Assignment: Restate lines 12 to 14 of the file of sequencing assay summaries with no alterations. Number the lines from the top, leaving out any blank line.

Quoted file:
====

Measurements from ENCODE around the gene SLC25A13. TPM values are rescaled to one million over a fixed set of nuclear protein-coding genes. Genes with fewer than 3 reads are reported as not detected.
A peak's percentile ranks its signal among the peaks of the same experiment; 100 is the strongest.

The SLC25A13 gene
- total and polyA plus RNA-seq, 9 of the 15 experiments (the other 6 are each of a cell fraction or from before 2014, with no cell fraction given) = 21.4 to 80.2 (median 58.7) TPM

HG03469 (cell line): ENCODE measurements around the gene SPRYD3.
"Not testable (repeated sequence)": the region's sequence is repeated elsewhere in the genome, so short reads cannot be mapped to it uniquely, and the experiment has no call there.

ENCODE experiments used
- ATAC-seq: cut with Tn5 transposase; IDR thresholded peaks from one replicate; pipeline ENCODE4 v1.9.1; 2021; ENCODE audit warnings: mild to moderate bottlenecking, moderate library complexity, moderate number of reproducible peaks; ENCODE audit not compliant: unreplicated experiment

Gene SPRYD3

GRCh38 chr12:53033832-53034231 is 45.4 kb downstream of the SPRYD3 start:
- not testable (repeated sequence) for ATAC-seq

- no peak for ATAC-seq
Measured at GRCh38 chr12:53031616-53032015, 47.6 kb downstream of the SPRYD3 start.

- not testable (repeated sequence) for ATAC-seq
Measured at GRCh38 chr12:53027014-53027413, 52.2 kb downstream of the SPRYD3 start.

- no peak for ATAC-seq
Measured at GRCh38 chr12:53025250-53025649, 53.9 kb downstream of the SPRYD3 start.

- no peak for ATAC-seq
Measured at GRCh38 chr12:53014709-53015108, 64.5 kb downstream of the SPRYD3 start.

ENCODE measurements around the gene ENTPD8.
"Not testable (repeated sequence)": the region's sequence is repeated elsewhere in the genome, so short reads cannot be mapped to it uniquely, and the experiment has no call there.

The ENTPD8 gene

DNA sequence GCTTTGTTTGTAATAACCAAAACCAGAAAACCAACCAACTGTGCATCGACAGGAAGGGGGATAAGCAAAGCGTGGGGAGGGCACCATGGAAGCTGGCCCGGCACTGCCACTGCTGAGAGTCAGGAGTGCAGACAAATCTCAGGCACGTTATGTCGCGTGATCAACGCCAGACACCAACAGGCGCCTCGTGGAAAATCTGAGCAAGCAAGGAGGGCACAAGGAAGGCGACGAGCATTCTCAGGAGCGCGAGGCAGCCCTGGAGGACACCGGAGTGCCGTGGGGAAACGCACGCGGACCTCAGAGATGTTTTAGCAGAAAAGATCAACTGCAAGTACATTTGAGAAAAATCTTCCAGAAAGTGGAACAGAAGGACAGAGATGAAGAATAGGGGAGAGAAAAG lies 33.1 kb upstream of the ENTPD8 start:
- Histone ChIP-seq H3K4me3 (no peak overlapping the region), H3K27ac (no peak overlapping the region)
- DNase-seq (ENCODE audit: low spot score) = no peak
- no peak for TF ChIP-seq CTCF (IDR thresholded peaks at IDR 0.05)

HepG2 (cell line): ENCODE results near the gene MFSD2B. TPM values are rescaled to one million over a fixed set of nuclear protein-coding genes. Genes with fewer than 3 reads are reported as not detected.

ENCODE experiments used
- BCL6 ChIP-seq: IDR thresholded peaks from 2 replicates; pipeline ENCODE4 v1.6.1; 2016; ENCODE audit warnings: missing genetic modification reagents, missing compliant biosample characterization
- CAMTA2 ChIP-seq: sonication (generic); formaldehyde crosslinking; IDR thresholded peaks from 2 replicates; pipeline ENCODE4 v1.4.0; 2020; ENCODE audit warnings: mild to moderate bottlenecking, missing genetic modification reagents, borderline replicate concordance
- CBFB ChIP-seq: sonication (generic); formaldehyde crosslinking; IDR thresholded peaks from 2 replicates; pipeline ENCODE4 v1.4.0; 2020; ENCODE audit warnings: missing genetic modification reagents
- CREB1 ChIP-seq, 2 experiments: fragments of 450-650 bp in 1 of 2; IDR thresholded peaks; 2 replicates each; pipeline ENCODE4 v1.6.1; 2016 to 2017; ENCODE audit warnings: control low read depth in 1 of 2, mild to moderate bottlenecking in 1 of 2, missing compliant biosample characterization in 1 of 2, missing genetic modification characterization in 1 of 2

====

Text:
- no peak for ATAC-seq
Measured at GRCh38 chr12:53031616-53032015, 47.6 kb downstream of the SPRYD3 start.

- not testable (repeated sequence) for ATAC-seq